I get asked by so many people what the difference between an auto transport broker and a dispatcher. So many confuse the two and use them interchangeably. Well, that hopefully ends today. We are covering what the difference is and which one does what and for who. You’re not going to want to miss this. Check out the video below:



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Here’s the transcript to the video:

Hey, what’s up car shipping rockstars. Today, I’m going to talk about the difference between a broker versus dispatcher. I don’t know what’s in the water lately, but I have gotten so many emails and messages on Facebook about car haulers that say:

“I need a broker” and “I need a broker to keep me loaded” and “I need a broker so I can build my business”.

Or this one: “can you put me in contact with brokers that I can make relationships with? Because I need loads.”

I get it. You need loads, but you’ve got it all wrong.

What’s the difference between a broker and a dispatcher?

A broker is the intermediary between the car holler and the customer. They’re the middleman. And in my course, I talk about this a lot, but I like to use football terms because most people can relate to football terms. So a broker is similar to the agent, right?

The same way you rose in house was the big time agent for football players is the same way you as a broker would be the intermediate media area between the player, which in this case is the customer or the person shipping their car or the lead. Whichever word you want to use.

And the team, which is the car hauler. Now, everybody wants to have the greatest player on their team, right? Everybody wants to have that amazing customer on their team. The teams want that customer and brokers want that customer.

Most of the time, brokers get that customer. You know why?

Because the teams are not in direct contact, generally speaking with said players, right? So you have to go through the agent and that’s the way the typical auto transport industry has rent. Now they’re called hollers out there.

They’re making their own money. So what that means is they’re eliminating the agents of the industry and they’re going directly after the players, the unrepresented players, the players that don’t have an agent in their corner yet.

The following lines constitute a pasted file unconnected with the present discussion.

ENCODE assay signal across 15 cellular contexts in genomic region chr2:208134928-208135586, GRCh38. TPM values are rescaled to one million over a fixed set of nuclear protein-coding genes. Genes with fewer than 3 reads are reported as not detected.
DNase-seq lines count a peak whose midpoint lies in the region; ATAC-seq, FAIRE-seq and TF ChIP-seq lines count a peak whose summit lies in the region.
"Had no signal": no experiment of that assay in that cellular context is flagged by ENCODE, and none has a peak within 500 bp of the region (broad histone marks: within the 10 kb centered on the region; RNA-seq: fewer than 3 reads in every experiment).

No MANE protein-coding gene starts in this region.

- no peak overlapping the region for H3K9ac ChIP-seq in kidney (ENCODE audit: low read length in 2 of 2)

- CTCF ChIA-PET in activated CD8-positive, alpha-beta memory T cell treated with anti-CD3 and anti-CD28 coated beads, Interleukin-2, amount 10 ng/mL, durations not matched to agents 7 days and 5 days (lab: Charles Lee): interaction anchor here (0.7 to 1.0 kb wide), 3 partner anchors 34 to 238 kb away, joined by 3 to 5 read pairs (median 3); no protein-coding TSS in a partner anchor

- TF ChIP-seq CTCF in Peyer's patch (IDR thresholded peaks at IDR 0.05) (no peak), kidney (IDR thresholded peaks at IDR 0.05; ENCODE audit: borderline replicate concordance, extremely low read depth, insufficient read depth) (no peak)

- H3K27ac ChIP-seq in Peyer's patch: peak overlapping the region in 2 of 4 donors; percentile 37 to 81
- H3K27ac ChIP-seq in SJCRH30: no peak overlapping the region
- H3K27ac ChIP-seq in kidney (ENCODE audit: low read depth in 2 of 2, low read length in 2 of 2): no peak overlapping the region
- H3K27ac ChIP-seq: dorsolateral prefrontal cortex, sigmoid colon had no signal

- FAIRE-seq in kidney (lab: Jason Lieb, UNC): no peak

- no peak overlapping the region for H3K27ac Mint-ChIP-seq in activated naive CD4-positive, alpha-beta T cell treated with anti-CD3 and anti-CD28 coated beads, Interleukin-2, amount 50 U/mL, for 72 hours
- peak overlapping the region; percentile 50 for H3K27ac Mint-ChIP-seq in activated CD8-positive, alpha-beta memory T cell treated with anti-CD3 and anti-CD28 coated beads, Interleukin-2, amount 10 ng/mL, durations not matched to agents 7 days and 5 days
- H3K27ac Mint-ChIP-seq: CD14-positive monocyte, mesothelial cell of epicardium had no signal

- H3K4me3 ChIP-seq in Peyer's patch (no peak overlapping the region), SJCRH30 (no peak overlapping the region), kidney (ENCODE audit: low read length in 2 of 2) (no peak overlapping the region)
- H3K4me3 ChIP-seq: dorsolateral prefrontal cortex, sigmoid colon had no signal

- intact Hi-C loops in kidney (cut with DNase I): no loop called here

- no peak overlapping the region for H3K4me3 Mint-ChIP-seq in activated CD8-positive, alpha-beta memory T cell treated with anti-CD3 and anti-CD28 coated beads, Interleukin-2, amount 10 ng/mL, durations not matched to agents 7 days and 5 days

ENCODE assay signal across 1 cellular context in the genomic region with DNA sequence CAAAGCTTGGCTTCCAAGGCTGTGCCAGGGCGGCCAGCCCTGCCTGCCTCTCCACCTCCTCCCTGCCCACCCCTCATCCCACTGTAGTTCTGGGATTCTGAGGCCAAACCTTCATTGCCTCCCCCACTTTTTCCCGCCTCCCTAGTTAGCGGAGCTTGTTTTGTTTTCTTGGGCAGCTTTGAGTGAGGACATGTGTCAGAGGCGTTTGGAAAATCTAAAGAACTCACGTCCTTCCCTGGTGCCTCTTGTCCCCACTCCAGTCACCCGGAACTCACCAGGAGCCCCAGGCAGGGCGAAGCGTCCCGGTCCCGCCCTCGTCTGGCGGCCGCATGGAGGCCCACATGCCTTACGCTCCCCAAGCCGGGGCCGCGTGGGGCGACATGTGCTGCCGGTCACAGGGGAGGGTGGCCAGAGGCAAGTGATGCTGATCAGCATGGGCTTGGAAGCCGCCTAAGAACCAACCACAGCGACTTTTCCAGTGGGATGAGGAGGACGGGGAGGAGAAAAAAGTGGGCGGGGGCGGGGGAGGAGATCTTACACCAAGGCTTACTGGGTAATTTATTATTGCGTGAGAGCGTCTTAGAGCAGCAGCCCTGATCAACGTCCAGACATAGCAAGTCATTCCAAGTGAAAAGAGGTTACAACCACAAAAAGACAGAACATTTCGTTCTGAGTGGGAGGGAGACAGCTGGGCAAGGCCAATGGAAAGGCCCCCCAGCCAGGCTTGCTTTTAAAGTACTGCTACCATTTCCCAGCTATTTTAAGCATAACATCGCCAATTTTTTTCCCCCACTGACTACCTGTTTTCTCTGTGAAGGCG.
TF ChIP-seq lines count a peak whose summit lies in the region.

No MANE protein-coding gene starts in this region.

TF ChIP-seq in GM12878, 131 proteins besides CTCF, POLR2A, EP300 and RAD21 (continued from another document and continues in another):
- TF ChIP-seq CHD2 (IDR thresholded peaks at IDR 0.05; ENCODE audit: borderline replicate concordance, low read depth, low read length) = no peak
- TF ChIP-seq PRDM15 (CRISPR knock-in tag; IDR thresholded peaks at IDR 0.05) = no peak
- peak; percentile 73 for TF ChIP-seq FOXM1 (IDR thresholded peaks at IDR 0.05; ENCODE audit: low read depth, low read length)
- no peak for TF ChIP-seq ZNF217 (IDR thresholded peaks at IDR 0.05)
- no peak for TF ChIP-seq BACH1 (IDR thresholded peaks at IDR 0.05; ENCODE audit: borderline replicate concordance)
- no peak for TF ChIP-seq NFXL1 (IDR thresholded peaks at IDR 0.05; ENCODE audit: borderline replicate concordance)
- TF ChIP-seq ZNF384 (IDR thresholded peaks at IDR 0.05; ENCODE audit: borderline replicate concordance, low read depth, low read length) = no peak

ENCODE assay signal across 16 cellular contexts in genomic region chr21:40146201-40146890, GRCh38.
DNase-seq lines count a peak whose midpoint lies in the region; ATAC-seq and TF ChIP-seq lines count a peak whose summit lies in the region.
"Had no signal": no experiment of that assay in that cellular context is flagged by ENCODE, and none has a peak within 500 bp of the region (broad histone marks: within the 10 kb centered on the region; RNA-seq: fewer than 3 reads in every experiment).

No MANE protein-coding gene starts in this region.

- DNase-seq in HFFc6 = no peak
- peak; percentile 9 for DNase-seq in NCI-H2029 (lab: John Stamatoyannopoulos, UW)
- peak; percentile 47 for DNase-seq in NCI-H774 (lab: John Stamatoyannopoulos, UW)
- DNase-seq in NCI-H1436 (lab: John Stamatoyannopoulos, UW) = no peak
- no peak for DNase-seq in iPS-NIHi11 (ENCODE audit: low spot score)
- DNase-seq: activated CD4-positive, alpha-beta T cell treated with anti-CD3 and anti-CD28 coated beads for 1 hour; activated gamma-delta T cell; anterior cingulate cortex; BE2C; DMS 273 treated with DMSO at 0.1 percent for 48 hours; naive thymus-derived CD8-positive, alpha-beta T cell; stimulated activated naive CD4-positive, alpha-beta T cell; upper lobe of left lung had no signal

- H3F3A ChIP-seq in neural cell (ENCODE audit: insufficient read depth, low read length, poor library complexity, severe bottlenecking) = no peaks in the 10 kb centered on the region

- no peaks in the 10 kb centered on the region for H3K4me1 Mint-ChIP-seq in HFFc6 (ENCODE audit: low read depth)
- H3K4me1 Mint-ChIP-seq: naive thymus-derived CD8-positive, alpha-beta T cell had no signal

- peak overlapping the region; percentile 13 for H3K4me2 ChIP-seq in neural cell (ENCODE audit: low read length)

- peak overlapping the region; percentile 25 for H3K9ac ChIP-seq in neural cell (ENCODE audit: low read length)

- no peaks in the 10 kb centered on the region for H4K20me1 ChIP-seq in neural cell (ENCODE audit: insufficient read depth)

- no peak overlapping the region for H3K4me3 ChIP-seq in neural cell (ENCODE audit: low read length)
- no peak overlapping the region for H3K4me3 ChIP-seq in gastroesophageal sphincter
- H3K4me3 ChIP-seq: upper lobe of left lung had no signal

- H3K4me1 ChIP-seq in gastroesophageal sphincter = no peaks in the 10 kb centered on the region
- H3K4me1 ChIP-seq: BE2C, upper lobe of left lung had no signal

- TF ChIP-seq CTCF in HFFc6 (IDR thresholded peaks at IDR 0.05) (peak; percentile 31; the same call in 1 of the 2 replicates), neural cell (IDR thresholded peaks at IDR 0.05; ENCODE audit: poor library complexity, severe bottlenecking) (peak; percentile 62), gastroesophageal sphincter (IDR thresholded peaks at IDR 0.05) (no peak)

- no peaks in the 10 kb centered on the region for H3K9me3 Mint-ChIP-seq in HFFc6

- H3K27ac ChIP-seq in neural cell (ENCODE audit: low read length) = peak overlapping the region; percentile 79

They’re getting in front of them before the agent has a chance to snatch them up. That’s where the broker carrier customer dynamic lies. If you’re a smart car hauler, you want to get those customers or those players yourself.

However, when you’re just starting out, you’re going to have to depend on the agents to do the work for you. The agents get the client. Now the agent seeks you out and says, “Hey, I have this client going on your route. This is how much we’re asking for. Can you do it?”
Will you sign this person? And then you, as a car hauler says, yes, I’ll take that load.

I’ll sign that player.

I hope that’s kind of clear and not messing up the whole idea of it even more by using the football scenario.

When you’re just starting out, like I said, obviously you’re going to want to depend solely on the agent to do the work for you.

Now that you’ve got that, what’s the difference between a broker and a dispatcher?

A dispatcher works on behalf of the carrier. So in the example, let’s use football analogies, the agent, or the broker is working for the customer and they don’t care about what you want, Their best interest lies in doing what’s best for their player or the customer or the person shipping their car, not you as the carrier. Whereas on the other hand, when you hire a dispatcher, the dispatcher would be equivalent to your general manager.

Your dispatcher is going to look at the players. They have Scouts obviously, but you know, in football, let’s just use general manager because it’s much better. So they’re going to be the ones that say, yeah, this is the guy we want to get.

This is what we need to do. And then they make it happen for you.

In your case, a dispatcher is going to find you the loads. They’re going to talk to the agents or the brokers for you and make sure that they plan your loads, everything that you need. That way you, as the car hauler can do your job.

There are great dispatchers and there are poor dispatchers. You have to find one that works for you. One that you gel with and that you trust, because this is the person that’s going to negotiate prices for you. So you’re going to want them to make sure that they’re doing everything in your best interest.